In that chapter, he writes:

Any writer who has read even a little will know what is meant by the word intelligible. It is not sufficient that there be a meaning which may be hammered out of the sentence, but that the language should be so pellucid that the meaning should be rendered without an effort to the reader—and not only some proposition of meaning, but the very sense, no more and no less, which the writer has intended to put into his words.
This is a principle that could serve any author well; whether they be novelists, diarists—or academic authors. Having recently had to read a number of documents prepared for European Union bids, I have to say that the language of all of them is so far from pellucid that it could be described by almost any adjective from misty to downright pea-souper fog!

Contributors to Information Research should print out that paragraph from Trollope and keep it in front of them whenever they get down to writing.

09 July 2012

iGoogle - petitions

If you are an iGoogle user and don't want to see it disappear, sign up to these petitions: http://www.gopetition.com/petitions/dont-kill-the-igoogle-webportal.html?utm_medium=RSS http://www.change.org/petitions/google-keep-igoogle-alive#

04 July 2012

High-handed Google

A linked popped up on my iGoogle page this morning telling me that it is to be abandoned with effect from November 2013. The relevant page in the help system tells me that this is because:
With modern apps that run on platforms like Chrome and Android, the need for something like iGoogle has eroded over time
Where on earth do system developers get their crazy ideas from. A raft of different apps, which run on specific browsers, is no satisfactory alternative to iGoogle, which runs on any browser. As far as I can tell, there has been no consultation with the users of iGoogle to determine whether or not they continue to find it useful. In other words, instead of being concerned for the views of users, Google is just another big commercial organization which makes decisions for its own internal reasons and not for those who use its products. As for the need for 'something like iGoogle' being 'eroded over time', I continue to find it useful and hope that someone gets a campaign together to get Google to change its mind.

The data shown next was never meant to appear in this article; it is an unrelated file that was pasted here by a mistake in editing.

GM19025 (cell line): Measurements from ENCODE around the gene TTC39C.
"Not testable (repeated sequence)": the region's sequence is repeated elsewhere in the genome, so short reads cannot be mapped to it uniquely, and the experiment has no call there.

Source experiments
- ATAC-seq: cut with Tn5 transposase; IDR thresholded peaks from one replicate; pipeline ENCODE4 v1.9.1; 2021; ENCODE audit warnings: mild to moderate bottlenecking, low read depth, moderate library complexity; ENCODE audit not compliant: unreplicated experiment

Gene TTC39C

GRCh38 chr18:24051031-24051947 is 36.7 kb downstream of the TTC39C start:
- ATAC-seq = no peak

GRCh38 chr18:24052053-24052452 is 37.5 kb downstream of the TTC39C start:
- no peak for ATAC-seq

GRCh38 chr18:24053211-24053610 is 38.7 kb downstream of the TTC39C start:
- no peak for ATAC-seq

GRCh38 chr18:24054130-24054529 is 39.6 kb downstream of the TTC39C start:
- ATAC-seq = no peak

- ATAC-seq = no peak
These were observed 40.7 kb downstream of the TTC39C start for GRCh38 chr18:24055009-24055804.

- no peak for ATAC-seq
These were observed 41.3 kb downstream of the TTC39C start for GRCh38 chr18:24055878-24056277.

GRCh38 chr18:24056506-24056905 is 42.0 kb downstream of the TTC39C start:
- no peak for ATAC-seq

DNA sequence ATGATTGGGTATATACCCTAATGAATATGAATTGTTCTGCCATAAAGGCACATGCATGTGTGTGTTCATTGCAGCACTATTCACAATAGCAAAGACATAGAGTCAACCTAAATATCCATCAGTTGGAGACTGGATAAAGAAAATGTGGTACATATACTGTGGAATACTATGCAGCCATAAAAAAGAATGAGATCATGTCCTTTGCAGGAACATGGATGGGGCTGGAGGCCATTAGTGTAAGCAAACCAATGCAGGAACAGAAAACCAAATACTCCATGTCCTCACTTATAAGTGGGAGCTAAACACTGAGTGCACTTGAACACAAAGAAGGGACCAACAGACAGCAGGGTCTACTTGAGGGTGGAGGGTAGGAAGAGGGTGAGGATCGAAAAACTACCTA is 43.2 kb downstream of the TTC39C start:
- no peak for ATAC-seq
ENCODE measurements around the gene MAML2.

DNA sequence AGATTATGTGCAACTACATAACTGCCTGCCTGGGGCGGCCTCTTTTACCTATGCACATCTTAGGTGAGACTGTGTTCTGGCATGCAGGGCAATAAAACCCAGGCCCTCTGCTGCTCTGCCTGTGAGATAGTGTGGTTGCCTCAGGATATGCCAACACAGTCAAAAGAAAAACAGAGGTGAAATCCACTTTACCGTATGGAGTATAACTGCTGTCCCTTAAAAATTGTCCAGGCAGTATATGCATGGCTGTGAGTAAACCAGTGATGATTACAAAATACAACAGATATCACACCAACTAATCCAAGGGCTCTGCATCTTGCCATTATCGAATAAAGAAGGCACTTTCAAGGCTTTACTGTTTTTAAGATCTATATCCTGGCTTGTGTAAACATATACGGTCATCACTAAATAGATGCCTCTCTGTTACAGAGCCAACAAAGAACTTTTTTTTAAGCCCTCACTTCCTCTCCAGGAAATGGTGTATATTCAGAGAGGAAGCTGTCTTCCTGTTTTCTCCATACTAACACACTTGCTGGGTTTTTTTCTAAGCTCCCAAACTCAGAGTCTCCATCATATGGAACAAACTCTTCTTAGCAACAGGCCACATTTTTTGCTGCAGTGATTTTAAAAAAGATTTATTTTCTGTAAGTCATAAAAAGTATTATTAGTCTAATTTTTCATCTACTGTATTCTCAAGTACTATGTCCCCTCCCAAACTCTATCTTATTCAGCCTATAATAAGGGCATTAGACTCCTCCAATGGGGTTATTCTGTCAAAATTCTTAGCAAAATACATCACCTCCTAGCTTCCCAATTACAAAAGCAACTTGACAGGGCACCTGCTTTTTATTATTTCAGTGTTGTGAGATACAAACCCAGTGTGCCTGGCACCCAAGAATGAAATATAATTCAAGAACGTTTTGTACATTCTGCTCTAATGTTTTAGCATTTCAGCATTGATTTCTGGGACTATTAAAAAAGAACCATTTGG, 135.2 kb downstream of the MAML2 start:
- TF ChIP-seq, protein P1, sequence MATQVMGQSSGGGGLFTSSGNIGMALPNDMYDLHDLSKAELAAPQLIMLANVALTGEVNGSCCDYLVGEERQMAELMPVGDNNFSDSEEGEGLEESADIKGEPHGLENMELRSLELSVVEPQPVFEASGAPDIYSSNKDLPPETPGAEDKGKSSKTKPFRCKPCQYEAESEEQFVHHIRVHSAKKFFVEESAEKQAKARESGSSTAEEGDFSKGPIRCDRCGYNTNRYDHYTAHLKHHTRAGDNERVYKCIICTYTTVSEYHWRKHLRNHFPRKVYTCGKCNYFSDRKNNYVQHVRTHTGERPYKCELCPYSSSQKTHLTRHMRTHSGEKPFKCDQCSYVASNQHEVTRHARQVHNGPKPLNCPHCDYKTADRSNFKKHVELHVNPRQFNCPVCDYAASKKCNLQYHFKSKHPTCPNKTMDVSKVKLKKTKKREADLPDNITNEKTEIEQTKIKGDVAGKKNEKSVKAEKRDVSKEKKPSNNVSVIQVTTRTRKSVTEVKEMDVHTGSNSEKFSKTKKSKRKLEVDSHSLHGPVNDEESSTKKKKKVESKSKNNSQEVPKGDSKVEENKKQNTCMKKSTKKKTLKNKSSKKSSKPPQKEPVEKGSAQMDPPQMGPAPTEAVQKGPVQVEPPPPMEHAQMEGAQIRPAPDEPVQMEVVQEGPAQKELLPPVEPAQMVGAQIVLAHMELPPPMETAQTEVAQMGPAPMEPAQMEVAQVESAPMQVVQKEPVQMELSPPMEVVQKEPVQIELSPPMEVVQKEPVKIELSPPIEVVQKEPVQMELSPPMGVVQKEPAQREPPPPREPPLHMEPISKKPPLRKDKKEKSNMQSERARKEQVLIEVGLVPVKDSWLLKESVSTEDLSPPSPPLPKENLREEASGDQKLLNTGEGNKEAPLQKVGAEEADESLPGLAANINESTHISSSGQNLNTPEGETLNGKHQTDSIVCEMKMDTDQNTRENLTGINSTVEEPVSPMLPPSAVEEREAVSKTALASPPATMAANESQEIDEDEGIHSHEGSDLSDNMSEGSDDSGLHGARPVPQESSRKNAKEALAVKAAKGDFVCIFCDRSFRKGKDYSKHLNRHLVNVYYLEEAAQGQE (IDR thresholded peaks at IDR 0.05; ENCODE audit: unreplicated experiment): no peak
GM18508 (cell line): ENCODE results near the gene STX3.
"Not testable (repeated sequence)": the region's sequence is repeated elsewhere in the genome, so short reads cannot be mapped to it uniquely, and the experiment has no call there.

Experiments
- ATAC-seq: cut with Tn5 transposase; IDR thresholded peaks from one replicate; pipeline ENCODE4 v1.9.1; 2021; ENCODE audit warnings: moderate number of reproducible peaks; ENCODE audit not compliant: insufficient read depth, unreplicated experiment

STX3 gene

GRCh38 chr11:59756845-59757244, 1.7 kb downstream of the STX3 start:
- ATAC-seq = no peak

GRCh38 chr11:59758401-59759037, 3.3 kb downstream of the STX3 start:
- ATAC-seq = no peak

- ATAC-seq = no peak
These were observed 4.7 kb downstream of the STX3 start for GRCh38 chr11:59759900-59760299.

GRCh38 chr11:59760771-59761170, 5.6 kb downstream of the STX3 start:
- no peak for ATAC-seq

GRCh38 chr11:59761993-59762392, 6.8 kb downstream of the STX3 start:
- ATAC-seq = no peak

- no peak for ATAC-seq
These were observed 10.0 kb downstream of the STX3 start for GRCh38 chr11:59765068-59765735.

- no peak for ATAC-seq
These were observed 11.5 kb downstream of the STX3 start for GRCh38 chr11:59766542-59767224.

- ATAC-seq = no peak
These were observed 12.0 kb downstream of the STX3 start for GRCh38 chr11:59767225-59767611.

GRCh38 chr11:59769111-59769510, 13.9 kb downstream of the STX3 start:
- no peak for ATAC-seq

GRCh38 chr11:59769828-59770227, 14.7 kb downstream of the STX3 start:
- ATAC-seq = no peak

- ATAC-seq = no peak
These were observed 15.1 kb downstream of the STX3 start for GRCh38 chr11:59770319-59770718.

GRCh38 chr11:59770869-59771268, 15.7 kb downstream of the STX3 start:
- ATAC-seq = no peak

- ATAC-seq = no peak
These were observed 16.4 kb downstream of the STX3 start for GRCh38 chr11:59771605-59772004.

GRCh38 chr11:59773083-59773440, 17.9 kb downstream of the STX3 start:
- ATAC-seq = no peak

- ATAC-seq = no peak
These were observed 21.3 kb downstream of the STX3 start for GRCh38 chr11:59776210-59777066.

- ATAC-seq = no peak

03 July 2012

Project for a Master's dissertation?

Here's a possible project for a Master's dissertation.

All papers in the journal now have a new link to Google Scholar to determine how many citations it has had. I had previously used a method that worked, but Google seems to have changed things so that they no longer work, so I've changed all of the papers to the new method.  I'd be interested to know how often this link is used by people, since it can be a very useful way of finding out about more recent literature on the same subject.   I have analysed the citations to papers for Volume 12 No. 1, which happened to have some of the ISIC conference papers in it. The fifteen papers had a total of 170 citations, ranging from 0 for a couple of papers to 40 for another. Self-citation accounted for 14% of the total. The most frequently occuring journal was Information Research with 22 citations, followed by ARIST with 6, and JASIST and Journal of Documentation with 5 each. In total, 54 journals were cited, along with  15 conference papers (6 of which were in Proceedings of ASIST). Nine citations were found in books (usually compilations of chapters, rather than monographs) and there were 8 citations from articles in the Encyclopedia of Library and Information Science. Thirteen citations were found in PhD theses, and there was a sprinking in unpublished papers and PowerPoint presentations. Publications were in nine languages: Chinese, English , Finnish, French, German, Norwegian, Portuguese, Spanish and Swedish. A sign of the times, perhaps, was that the most-frequent, non-English language, was Chinese, with a total of six papers.

I don't have the time to do this for all issues of the journal, but I think it would make a nice student project to take a reasonable number of issues and expand my pilot study.  Any takers?